(BIVN) – The federal government announced on Monday that it has taken action on more large-capacity cesspools on Hawaiʻi Island.
From the EPA:
The U.S. Environmental Protection Agency (EPA) will take enforcement actions on the Big Island to bring about the closure of a dozen pollution-causing large-capacity cesspools (LCCs) and charge $144,696 in fines. Under the Safe Drinking Water Act, EPA banned large-capacity cesspools in 2005.
“Large-capacity cesspools can contaminate groundwater, streams and the ocean,” said EPA Pacific Southwest Regional Administrator John Busterud. “EPA will continue our efforts to identify and take enforcement actions to close the remaining large capacity cesspools in Hawaii.”
EPA inspectors identified multi-unit residential buildings illegally discharging wastewater into eleven cesspools in Kealakekua, Hawaii. The cesspools will be replaced with compliant systems. The owner, K. Oue, Limited, has agreed to pay a $88,545 penalty and close all eleven LCCs.
In addition, in Kailua-Kona the Group Investments LLC failed to close a cesspool at a building that the company owns and leases to tenants Sherwin Williams and B. Hayman Co. Services. The LCC will be replaced with a compliant system. Group Investments has agreed to pay a $56,151 penalty and close the LCC.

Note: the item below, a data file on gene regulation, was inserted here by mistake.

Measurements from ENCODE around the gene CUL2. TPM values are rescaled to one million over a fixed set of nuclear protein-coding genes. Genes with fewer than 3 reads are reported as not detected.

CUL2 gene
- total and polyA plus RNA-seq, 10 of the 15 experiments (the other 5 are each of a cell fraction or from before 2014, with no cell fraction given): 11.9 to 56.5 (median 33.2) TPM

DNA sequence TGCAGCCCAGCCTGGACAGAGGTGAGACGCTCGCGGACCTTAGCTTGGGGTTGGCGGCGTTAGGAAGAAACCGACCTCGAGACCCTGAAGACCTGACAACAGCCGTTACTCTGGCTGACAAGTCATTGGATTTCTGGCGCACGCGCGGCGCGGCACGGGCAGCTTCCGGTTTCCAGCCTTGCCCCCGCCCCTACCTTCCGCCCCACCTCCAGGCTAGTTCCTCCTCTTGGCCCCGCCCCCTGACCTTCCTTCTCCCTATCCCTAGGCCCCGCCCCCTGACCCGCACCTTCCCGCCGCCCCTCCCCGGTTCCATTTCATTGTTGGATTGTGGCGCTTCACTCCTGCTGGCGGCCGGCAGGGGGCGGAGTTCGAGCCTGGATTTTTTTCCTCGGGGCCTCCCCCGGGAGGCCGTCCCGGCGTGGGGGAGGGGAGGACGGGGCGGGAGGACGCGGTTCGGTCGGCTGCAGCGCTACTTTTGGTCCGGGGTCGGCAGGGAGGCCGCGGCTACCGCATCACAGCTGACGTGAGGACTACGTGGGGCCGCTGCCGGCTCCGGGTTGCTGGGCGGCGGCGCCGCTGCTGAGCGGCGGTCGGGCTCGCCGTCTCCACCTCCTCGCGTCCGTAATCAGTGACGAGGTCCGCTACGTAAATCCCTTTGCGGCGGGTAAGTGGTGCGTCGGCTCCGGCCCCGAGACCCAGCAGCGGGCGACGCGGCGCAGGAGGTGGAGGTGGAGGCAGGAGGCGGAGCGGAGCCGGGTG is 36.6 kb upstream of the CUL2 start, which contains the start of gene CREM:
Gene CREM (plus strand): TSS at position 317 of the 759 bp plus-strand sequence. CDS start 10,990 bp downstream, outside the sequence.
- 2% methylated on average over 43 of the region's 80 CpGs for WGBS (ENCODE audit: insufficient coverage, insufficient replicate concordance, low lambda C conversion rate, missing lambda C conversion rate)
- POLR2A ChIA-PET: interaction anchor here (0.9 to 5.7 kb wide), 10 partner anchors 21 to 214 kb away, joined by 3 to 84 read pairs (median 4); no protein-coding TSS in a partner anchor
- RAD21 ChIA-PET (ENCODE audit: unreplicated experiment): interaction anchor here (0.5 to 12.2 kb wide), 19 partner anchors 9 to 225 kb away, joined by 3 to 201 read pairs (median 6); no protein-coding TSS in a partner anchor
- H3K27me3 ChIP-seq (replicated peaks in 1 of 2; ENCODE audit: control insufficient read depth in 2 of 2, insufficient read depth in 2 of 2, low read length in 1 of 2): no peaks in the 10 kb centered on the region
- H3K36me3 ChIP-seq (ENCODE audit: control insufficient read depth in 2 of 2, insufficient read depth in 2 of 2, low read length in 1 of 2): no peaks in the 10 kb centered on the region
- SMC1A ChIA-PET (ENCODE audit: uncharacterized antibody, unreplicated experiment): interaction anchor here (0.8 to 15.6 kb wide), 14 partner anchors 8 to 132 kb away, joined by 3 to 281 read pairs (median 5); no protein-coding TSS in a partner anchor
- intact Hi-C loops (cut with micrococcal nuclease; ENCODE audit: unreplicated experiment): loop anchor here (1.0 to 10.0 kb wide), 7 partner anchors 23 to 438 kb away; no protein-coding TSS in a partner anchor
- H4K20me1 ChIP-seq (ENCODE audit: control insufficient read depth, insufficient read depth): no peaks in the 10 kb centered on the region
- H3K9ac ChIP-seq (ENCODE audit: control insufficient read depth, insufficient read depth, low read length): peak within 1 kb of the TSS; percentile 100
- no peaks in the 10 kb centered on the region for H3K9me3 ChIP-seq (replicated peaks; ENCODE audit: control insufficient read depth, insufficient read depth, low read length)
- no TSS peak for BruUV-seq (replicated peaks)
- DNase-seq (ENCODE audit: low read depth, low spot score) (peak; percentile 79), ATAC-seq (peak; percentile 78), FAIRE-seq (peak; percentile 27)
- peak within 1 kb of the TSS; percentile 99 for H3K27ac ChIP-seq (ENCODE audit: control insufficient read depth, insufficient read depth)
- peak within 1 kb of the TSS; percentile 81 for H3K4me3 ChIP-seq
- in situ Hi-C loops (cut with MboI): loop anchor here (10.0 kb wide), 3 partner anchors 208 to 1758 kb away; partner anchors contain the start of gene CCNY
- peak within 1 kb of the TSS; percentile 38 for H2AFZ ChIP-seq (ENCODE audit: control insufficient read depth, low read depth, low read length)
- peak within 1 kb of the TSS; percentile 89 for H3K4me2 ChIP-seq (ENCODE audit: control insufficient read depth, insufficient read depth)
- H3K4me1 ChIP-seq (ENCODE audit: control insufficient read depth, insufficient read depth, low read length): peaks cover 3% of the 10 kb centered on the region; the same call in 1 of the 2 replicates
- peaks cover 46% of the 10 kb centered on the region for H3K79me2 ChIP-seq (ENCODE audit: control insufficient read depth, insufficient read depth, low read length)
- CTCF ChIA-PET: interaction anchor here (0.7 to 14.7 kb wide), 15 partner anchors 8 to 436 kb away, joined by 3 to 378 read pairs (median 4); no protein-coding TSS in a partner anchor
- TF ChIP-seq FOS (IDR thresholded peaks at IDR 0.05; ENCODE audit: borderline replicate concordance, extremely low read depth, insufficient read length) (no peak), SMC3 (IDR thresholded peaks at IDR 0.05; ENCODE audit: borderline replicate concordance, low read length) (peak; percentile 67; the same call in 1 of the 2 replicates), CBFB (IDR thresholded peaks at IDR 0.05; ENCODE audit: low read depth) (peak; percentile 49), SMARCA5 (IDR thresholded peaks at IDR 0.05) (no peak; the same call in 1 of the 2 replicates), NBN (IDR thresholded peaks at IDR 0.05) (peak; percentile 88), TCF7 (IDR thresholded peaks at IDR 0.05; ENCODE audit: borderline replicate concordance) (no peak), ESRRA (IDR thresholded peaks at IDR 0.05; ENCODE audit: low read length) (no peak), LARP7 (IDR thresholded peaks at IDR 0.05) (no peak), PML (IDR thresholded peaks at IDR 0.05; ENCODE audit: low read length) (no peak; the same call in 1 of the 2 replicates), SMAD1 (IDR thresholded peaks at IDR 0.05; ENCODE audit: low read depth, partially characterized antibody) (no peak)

Since 2005’s LCC ban, more than 3,400 of the cesspools have been closed statewide; however, many hundreds remain in operation. Cesspools collect and discharge untreated raw sewage into the ground, where disease-causing pathogens and harmful chemicals can contaminate groundwater, streams and the ocean. Groundwater provides 95% of all domestic water in Hawaii, where cesspools are used more widely than in any other state.
In 2017, the State of Hawaii passed Act 125, which requires the replacement of all cesspools by 2050. It is estimated that there are approximately 90,000 cesspools in Hawaii.
For more information on the large-capacity cesspool ban and definition of a large-capacity cesspool, please visit the EPA website.